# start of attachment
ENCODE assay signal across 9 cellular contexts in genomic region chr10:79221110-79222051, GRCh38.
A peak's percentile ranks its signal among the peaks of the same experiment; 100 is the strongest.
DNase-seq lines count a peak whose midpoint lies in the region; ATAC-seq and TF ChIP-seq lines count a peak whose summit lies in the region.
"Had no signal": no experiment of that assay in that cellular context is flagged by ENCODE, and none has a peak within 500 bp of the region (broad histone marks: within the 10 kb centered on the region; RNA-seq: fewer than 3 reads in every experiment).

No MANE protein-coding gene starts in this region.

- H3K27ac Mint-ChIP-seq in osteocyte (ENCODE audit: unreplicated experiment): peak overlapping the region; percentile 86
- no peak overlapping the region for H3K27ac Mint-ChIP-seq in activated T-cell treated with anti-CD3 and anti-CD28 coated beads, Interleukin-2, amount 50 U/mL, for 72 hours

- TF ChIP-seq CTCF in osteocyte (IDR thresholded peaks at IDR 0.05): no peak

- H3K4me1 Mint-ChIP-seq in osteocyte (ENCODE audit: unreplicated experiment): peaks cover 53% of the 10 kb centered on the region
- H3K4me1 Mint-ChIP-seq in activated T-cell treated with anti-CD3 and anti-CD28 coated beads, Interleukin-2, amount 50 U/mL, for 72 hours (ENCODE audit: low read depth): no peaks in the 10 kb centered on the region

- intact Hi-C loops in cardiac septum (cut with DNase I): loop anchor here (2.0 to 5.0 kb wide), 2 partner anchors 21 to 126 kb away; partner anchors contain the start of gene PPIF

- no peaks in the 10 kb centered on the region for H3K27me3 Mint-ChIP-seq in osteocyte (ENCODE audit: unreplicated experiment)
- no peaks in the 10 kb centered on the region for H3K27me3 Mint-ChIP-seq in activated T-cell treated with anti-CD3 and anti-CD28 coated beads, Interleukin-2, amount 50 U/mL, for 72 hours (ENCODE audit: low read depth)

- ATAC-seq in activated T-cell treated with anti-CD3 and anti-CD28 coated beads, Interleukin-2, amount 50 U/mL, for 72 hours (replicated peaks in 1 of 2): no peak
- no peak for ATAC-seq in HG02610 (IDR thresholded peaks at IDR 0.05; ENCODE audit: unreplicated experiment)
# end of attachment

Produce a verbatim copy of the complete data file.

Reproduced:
ENCODE assay signal across 9 cellular contexts in genomic region chr10:79221110-79222051, GRCh38.
A peak's percentile ranks its signal among the peaks of the same experiment; 100 is the strongest.
DNase-seq lines count a peak whose midpoint lies in the region; ATAC-seq and TF ChIP-seq lines count a peak whose summit lies in the region.
"Had no signal": no experiment of that assay in that cellular context is flagged by ENCODE, and none has a peak within 500 bp of the region (broad histone marks: within the 10 kb centered on the region; RNA-seq: fewer than 3 reads in every experiment).

No MANE protein-coding gene starts in this region.

- H3K27ac Mint-ChIP-seq in osteocyte (ENCODE audit: unreplicated experiment): peak overlapping the region; percentile 86
- no peak overlapping the region for H3K27ac Mint-ChIP-seq in activated T-cell treated with anti-CD3 and anti-CD28 coated beads, Interleukin-2, amount 50 U/mL, for 72 hours

- TF ChIP-seq CTCF in osteocyte (IDR thresholded peaks at IDR 0.05): no peak

- H3K4me1 Mint-ChIP-seq in osteocyte (ENCODE audit: unreplicated experiment): peaks cover 53% of the 10 kb centered on the region
- H3K4me1 Mint-ChIP-seq in activated T-cell treated with anti-CD3 and anti-CD28 coated beads, Interleukin-2, amount 50 U/mL, for 72 hours (ENCODE audit: low read depth): no peaks in the 10 kb centered on the region

- intact Hi-C loops in cardiac septum (cut with DNase I): loop anchor here (2.0 to 5.0 kb wide), 2 partner anchors 21 to 126 kb away; partner anchors contain the start of gene PPIF

- no peaks in the 10 kb centered on the region for H3K27me3 Mint-ChIP-seq in osteocyte (ENCODE audit: unreplicated experiment)
- no peaks in the 10 kb centered on the region for H3K27me3 Mint-ChIP-seq in activated T-cell treated with anti-CD3 and anti-CD28 coated beads, Interleukin-2, amount 50 U/mL, for 72 hours (ENCODE audit: low read depth)

- ATAC-seq in activated T-cell treated with anti-CD3 and anti-CD28 coated beads, Interleukin-2, amount 50 U/mL, for 72 hours (replicated peaks in 1 of 2): no peak
- no peak for ATAC-seq in HG02610 (IDR thresholded peaks at IDR 0.05; ENCODE audit: unreplicated experiment)